The Red Star glider was specifically designed by Korolev to perform aerobatics. On 28 October 1930 in Koktebel, pilot Vasily Stepanchonok was the first in the world to make a triple full loop in this glider. Loops had been already performed in gliders, but no one had ever done that three times in a row.
Progress Rocket and Space Center in Samara. May 2021
In the late 1920s, Korolev came upon a totally new field of technology, rocketry. His interest was to a great extent provoked by Konstantin Tsiolkovsky’s book Exploration of Outer Space by Means of Reactive Devices, which he read no later than the spring of 1929.
For an aircraft designer, using rocket engines to propel airplanes offered prospects of unprecedented flying speeds at yet unattainable altitudes. But the rocket itself could be capable of travelling into space, which was far more exciting.
Building such a rocket became a priority.
Rockets were not the only reason Korolev lost interest in aircraft. The first flight of the SK-4 took place in Koktebel on October 28, 1930, and was made by pilot Vasily Stepanchonok. Korolev, who designed the airplane, dreamed of flying it himself but, shortly before the flight test, fell ill with typhoid fever and suffered complications. He became deaf in one ear and, thus, would not have been allowed to fly as a pilot any more.
Typhoid would haunt Korolev yet again a few years later when his teacher, friend and colleague in the Group for the Study of Reactive Motion, engineer Friedrich Zander, one of the first rocket-building enthusiasts in Russia, would die of the disease.
Based on recollections of Korolev’s mother Maria Balanina, Korolev’s student companion Pyotr Flyorov, and aircraft designer Oleg Antonov
AUTHOR, PRODUCER, PROJECT MANAGER
cosmonaut Mikhail Kornienko
DESIGN AND DEVELOPMENTPixeljam Studio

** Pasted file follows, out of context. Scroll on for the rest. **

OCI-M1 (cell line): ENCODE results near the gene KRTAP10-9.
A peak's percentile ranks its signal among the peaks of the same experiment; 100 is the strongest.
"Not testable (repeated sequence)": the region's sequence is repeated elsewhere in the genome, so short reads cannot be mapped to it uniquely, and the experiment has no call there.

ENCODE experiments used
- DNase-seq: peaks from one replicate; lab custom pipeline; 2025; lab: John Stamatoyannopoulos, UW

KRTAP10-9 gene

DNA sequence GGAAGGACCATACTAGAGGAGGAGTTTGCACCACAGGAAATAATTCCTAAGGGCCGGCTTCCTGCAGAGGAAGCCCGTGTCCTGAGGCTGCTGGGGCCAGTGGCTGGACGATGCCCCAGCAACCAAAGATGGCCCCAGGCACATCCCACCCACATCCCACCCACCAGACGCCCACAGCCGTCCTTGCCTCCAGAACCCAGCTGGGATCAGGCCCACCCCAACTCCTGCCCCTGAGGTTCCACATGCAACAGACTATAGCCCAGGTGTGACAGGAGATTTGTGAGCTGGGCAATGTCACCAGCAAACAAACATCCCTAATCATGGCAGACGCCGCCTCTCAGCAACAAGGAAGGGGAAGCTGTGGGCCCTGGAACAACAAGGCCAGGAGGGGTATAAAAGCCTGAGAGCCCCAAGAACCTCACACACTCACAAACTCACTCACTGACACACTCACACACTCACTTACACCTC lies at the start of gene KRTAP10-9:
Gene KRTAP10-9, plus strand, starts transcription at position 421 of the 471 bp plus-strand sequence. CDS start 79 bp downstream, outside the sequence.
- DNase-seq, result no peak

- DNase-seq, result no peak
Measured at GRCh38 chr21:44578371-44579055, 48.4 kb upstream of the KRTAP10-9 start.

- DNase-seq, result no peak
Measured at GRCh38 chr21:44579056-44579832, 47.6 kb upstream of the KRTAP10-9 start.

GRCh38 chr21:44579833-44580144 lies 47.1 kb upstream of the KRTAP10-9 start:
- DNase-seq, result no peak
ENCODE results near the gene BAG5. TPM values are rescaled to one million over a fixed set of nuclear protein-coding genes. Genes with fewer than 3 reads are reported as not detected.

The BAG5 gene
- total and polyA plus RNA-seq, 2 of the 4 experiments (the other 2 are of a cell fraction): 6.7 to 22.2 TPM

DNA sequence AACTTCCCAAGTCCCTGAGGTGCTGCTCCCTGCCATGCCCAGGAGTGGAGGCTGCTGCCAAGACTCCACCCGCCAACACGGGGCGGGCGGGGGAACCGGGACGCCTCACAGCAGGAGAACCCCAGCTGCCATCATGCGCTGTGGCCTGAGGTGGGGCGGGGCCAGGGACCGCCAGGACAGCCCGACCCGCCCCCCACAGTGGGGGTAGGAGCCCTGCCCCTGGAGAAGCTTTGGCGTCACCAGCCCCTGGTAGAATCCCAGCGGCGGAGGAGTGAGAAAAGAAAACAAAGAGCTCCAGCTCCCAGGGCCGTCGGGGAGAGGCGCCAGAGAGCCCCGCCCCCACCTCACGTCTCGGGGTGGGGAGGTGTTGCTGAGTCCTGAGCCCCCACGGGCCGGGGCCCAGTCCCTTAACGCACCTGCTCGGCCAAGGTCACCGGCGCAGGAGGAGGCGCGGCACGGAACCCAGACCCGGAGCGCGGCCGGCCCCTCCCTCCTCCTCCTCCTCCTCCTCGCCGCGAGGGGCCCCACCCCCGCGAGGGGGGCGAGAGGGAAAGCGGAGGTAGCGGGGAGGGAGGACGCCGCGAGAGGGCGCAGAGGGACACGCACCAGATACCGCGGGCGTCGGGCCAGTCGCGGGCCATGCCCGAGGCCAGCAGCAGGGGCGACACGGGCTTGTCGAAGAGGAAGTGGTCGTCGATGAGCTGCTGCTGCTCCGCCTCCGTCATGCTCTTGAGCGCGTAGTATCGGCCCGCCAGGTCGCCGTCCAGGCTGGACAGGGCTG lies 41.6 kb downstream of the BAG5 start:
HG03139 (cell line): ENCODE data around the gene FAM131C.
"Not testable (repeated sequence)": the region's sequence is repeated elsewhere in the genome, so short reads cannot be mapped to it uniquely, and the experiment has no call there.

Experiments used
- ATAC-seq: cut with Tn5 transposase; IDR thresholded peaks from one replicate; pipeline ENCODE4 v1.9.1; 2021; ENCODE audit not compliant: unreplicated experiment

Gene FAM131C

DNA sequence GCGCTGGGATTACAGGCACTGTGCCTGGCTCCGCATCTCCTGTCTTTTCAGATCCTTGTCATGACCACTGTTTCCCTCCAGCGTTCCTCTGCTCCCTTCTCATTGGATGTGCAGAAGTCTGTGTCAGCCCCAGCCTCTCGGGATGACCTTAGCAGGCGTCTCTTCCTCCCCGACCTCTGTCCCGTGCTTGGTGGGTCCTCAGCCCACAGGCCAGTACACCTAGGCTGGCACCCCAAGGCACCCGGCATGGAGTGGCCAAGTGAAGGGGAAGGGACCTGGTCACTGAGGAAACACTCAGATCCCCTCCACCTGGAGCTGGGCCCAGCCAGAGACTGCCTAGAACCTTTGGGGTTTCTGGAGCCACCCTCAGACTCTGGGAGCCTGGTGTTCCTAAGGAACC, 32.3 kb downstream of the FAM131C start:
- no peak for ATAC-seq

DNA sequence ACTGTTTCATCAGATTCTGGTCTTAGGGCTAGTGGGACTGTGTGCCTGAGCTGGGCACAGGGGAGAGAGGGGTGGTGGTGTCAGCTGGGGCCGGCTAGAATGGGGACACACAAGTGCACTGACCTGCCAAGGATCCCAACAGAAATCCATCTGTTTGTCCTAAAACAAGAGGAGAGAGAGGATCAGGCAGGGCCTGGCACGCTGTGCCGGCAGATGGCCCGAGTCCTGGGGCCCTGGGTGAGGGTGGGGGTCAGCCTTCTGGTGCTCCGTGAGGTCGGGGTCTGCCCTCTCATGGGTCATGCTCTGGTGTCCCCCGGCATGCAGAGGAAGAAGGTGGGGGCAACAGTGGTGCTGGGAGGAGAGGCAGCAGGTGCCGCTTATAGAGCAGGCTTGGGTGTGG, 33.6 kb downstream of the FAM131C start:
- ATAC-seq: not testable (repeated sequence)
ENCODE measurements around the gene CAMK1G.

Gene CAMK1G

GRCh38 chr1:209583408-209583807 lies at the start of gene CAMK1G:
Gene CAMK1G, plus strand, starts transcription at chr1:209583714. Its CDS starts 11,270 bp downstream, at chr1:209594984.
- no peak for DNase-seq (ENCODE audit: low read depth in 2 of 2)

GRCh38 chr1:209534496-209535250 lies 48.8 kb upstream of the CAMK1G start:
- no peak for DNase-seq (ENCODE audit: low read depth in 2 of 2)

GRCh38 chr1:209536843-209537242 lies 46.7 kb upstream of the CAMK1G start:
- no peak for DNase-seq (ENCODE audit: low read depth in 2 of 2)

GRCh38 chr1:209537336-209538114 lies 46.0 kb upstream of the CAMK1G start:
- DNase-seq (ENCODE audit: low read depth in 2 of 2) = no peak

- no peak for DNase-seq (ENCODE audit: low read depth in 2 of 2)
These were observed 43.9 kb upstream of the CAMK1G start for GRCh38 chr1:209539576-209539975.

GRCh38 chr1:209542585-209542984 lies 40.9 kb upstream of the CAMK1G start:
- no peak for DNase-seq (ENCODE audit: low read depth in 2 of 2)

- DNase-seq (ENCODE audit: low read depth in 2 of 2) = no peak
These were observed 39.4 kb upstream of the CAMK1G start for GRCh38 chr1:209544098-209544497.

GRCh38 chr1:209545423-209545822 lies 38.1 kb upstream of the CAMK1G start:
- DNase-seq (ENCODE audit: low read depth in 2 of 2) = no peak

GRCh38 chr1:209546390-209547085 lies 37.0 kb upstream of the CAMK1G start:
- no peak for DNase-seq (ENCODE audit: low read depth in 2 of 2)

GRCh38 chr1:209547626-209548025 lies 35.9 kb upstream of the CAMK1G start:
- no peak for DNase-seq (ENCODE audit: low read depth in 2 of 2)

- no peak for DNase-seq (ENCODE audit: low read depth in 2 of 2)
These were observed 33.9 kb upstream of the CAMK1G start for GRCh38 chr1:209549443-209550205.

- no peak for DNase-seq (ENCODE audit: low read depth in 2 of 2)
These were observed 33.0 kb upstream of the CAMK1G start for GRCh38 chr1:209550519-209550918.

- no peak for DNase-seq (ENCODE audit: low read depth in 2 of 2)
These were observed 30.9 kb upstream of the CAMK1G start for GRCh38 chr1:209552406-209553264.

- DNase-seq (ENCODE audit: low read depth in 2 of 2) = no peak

3D VIDEO AND MODELING
Anna Ulyanskaya, Alla Chetaeva, Victor Koreshev, Georgy Kulikov, Vladimir Derevyanko, Alexei Taranin, Natalya Bogoyavlenskaya, Maxim Makarov, Svetlana Alexikova, Dmitry Anzhaparidze, Dmitry Koshelev, Danila Koshelev, Ivan Karyshev, Arthur Salikhov, Mikhail Tatyanin
SPECIAL THANKS TO
Progress Rocket and Space Center in Samara for the filming opportunity
Museum of Cosmonautics in Moscow for the filming opportunity on the territory of the Memorial House Museum of Academician Sergey Korolev in Ostankino
ILLUSTRATIONS AND VIDEO PROVIDED BY:
Russian State Archive of Scientific and Technical Documentation
Russian State Documentary Film and Photo Archive
PHOTO AND VIDEO MATERIALS FROM PERSONAL ARCHIVES OF:
Yaroslav Golovanov, Boris Smirnov, Evgeny Ryazanov
VIDEO CONTENT SOURCES
«Pilot Shabanov’s Flight Moscow-Berlin (1920-1930)», «The Country of the Soviets Turns 16. (1933)», " May 1 Celebration in Moscow (1923)», «Sovjournal No. 64/173 (1928)», «Aero March (1934)», «Aircraft Inventor Konstantin Tsiolkovsky (1927)», «Into the Air Now! (1923)», «The Great Scientist of the Great People (1935)», «The Eastern Flight (1924)», «Socialist Village No. 3 (1935)», «Fighter Planes (1942)», «Airplane in the Service of Culture (1925)
Documentary films and stories (1960-1992):
«Korolev», «Conquerors of the Universe», «Columbuses of the Space Era», «Twenty-Five Years' Undertakings», «Documentary Filings of Yuri Gagarin and Gherman Titov» — footage of cosmonauts in the TV studio, footage of flight preparation of the first team of cosmonauts
MAIN SOURCES OF CONTENT